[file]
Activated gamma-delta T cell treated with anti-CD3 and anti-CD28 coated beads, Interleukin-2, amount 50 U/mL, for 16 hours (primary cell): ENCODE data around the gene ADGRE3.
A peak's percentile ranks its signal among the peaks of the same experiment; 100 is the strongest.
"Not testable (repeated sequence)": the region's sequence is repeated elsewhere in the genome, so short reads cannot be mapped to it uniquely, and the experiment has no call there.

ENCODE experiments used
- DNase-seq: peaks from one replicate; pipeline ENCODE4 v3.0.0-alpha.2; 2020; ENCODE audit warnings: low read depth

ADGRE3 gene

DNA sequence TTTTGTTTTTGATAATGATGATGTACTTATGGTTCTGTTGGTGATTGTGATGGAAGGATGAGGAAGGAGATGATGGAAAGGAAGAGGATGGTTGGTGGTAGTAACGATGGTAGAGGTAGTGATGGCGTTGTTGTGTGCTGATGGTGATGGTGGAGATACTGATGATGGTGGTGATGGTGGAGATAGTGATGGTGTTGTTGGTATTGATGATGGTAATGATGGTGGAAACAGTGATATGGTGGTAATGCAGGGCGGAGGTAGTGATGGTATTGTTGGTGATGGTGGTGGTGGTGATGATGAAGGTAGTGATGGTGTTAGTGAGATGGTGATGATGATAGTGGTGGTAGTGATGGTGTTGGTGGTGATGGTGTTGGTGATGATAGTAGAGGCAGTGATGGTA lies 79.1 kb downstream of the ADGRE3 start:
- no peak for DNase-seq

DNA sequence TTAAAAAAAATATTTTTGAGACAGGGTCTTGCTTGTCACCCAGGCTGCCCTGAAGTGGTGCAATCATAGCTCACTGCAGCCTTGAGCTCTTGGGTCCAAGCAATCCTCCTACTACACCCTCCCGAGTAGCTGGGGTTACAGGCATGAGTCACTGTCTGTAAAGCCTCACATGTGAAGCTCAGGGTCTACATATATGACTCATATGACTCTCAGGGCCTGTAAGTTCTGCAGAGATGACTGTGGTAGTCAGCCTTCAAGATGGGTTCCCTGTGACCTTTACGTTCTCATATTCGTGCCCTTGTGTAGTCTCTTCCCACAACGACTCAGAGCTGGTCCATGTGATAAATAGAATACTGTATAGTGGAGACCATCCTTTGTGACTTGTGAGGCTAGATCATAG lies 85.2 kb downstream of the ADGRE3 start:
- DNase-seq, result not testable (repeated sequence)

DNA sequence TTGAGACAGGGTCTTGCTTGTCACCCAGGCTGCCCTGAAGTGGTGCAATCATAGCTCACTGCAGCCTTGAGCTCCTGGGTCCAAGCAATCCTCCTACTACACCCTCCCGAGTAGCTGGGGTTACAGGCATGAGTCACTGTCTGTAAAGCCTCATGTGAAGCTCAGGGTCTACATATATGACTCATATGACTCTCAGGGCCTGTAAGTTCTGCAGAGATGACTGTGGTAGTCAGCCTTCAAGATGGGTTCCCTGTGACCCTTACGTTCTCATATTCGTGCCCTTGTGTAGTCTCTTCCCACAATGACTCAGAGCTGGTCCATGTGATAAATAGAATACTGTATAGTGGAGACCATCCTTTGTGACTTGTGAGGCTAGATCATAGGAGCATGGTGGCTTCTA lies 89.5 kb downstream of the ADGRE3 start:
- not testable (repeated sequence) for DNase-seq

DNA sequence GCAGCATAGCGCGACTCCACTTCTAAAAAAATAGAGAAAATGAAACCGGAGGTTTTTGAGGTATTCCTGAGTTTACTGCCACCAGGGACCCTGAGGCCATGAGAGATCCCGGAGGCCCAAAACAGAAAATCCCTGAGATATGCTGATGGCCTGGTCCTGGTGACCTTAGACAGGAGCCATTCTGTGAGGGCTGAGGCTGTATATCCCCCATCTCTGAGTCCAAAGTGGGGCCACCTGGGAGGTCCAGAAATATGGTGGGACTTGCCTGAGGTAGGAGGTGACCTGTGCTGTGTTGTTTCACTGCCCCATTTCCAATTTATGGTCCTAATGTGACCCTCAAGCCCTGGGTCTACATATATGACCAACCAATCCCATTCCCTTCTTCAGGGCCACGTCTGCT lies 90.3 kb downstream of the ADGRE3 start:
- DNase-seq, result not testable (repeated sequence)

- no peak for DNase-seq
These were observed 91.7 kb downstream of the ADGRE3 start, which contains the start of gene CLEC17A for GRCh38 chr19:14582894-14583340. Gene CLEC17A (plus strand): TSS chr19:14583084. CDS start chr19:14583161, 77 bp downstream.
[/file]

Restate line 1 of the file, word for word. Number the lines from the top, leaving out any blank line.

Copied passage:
Activated gamma-delta T cell treated with anti-CD3 and anti-CD28 coated beads, Interleukin-2, amount 50 U/mL, for 16 hours (primary cell): ENCODE data around the gene ADGRE3.